30. A deed must be in writing, and must be sealed and delivered, and possibly signed.
32. ESCROW - A deed may be delivered to a third person to be delivered to the other party to it on the performance of a condition, and in such case takes effect, on performance of the condition, from the date of the original delivery.
A deed must be in writing or printed on paper or parchment.11 It is often said to be executed, or made conclusive as between the parties, by being "signed, sealed, and delivered." At common law there seems to be some doubt whether signature to a deed is necessary,12 but it is, to say the least, safer to sign. That, however, which identifies a party to a deed with its execution is the presence of his seal; that which makes it operative, so far as he is concerned, is the fact of its delivery by him.13
The Seal There cannot be a deed or specialty without a seal.14 A seal is said by Lord Coke to be wax, with an impression,15 and no doubt anciently wax was the only substance used; but it is no longer essential. The impression may be made on a wafer attached to the instrument, or any other substance sufficiently tenacious to adhere, and capable of receiving an impression.16 It is therefore held sufficient if the impression is made on the paper itself on which the instrument is written. It need not be on a separate substance attached to the instrument.17
11 A deed is a writing or instrument, written on paper or parchment, sealed and delivered, to prove and testify the agreement of the parties whose deed It is to the things contained in the deed. * • * A deed cannot be written upon wood, leather, cloth, or the like, but only upon parchment or paper, for the writiug upon them can be least vitiated, altered, or corrupted." Shep. Touch. 50; Co. Litt. 35b. For the reason why a deed may not be written on wood, see Pol. Cont. 156. It may well be doubted whether the old rule requiring paper or parchment exclusively would be strictly followed to-day. See "Deeds," Dec. Dig. (Key-No.) §§ 26, 28; Cent. Dig. §§ 50-53.
12 Leake, Cont. 76; Cooch v. Goodman, 2 Q. B. 597; Cromwell v. Gruns-den, 2 Salk. 4G2; Jeffery v. Underwood, 1 Ark. 108. See "Deeds," Dec. Dig. (Key-No.) § 45; Cent. Dig. §§ 89-94.
13 Anson, Cont. (4th Ed.) 46.
14 State v. Thompson, 49 Mo. 188; Vance v. Funk, 2 Scam. (111.) 263; Chilton v. People, 66 111. 501; Stabler v. Cowman, 7 Gill & J. (Md.) 284; Booth-bay v. Giles, 68 Mo. 160; Corbin v. Laswell, 48 Mo. App. 626. Where, however, a seal is omitted by mistake, a court of equity will reform the instru-
16 3 Coke. Inst. 160.
Some of the states have passed statutes allowing a scroll or scrawl made with the pen to be used in the place of a seal,18 and some courts have held, independent of statute, that a scroll is sufficient.19 At common law, however, this is not permissible; there must be an impression.20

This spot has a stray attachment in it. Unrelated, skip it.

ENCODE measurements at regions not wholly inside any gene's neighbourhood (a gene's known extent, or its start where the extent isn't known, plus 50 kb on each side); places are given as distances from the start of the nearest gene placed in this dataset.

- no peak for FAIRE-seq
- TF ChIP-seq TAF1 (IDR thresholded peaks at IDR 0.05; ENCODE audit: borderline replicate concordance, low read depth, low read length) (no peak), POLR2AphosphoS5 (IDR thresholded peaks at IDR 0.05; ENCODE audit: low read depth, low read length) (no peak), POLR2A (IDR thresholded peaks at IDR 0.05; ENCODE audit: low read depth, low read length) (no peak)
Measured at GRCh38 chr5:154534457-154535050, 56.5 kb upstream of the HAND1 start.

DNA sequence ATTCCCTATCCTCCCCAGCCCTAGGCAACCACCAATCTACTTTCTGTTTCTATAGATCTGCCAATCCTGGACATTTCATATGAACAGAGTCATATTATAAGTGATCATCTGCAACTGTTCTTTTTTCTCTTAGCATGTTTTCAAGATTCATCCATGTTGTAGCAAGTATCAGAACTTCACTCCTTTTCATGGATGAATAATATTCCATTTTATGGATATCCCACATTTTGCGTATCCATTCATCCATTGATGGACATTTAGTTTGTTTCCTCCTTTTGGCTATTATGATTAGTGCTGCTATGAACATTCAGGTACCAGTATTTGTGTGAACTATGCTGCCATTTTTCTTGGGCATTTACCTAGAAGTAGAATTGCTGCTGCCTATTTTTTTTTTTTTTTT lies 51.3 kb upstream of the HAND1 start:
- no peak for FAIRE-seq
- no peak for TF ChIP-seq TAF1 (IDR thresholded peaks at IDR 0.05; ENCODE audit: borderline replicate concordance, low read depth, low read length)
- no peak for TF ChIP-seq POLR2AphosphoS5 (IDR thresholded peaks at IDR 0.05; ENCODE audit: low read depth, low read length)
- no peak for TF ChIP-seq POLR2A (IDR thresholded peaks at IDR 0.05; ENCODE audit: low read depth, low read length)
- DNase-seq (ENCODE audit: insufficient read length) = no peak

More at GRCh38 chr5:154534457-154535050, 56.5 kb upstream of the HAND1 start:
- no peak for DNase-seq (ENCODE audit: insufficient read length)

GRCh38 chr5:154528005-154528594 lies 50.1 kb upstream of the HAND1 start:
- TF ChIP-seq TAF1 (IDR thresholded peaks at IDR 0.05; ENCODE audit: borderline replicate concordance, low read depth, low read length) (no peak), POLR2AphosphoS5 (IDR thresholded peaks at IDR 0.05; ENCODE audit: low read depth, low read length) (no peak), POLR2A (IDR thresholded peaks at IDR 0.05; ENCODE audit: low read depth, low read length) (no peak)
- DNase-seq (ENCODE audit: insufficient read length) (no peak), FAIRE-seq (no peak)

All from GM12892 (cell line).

At common law the mere affixing of the seal makes the instrument a contract under seal, but it has been held that, where a scroll is used, there must be some recital in the body of the instrument ment by supplying one, or will restrain the setting up of the want of one to defeat a recovery at law. Inhabitants of Bernards Tp. v. Stebbins, 109 U. S. 341, 3 Sup. Ct. 252, 27 L. Ed. 956; Wadsworth v. Wendell, 5 Johns. Ch. (N. Y.) 224; Town of Rutland v. Page, 24 Vt. 181; Inhabitants of Town of Montville v. Haughton, 7 Conn. 543; Sullivan v. Latimer, 38 S. C. 417, 17 S. E. 221. The matter appearing on an instrument must have been intended as a seal. The fact that it appears to be a seal, if it was not so intended, does not make the instrument a specialty. Clement v. Gunhouse, 5 Esp. 83; Blackwell v. Hamilton, 47 Ala. 470. As to presumption that there was a seal on an ancient deed on which no seal appears, see Reusens v. Staples (C. C.) 52 Fed. 91. See "Deeds," Dec. Dig. (Key-No.) § 46; Cent. Dig. §§ 99-103.
16 4 Kent, Comm. 452; Warren v. Lynch, 5 Johns. (N. Y.) 239; Tasker v. Bartlett, 5 Cush. (Mass.) 359; Beardsley v. Knight, 4 Vt 471. See "Seals," Dec. Dig. (Key-No.) § 3; Cent. Dig. §§ 4-6.
17 Pillow v. Roberts, 13 How. 472, 14 L. Ed. 228; Pierce v. Indseth, 106 U. S. 546, 1 Sup. Ct. 418, 27 L. Ed. 254; Hendee v. Pinkerton, 14 Allen (Mass.) 381. See "Seals," Dec. Dig. (Key-No.) §3; Cent. Dig. §§ 4-6.
18 Such is the case in California, Connecticut, Florida, Indiana, Illinois, Michigan, Minnesota, Missouri, New Jersey, New Mexico, Oregon, Virginia, West Virginia, and Wisconsin, and probably in other states. The word "seal," following the signature, has been held a sufficient compliance with such a statute, although not accompanied by any scrawl, stamp, impression, or mark. Jackson v. Security Mut. Life Ins. Co., 233 111. 161, 84 N. E. 198. See "Seals," Dec. Dig. (Key-No.) §§ 8-5; Cent. Dig. §§ 3-7.
19 HACKER's APPEAL, 121 Pa. 192, 15 Atl. 500, 1 L. R. A. 861, Throckmorton, Cas. Contracts, 40; Lee v. Adkins, Minor (Ala.) 187; Bertrand v. Byrd, 4 Ark. 195; Hastings v. Vaughn, 5 Cal. 315; Trasher v. Everhart, 3 Gill & J. (Md.) 234; Underwood v. Dollins, 47 Mo. 259; Groner v. Smith, 49 Mo. 318. Whether a mark or character shall be held to be a seal depends on the intention of the executant as shown by the paper. Jacksonville, M. P. Ry. & Nav. Co. v. Hooper, 160 U. S. 514, 16 Sup. Ct. 379, 40 L. Ed. 515; HACKER's APPEAL, supra. See "Seals," Dec. Dig. (Key-No.) §§ 3-5; Cent. Dig. §§ 3-7.
20 Warren v. Lynch, supra; Hendee v. Pinkerton, supra; Bates v. Boston & N. Y. C. R. Co., 10 Allen (Mass.) 251; Perrine v. Cheeseman, 11 N. J. Law, recognizing it as a seal.21 The authorities on this point are not in accord.28
One seal may do for any number of parties signing a deed if each one adopts it as his own, but it is always safer to have a seal for each signature.23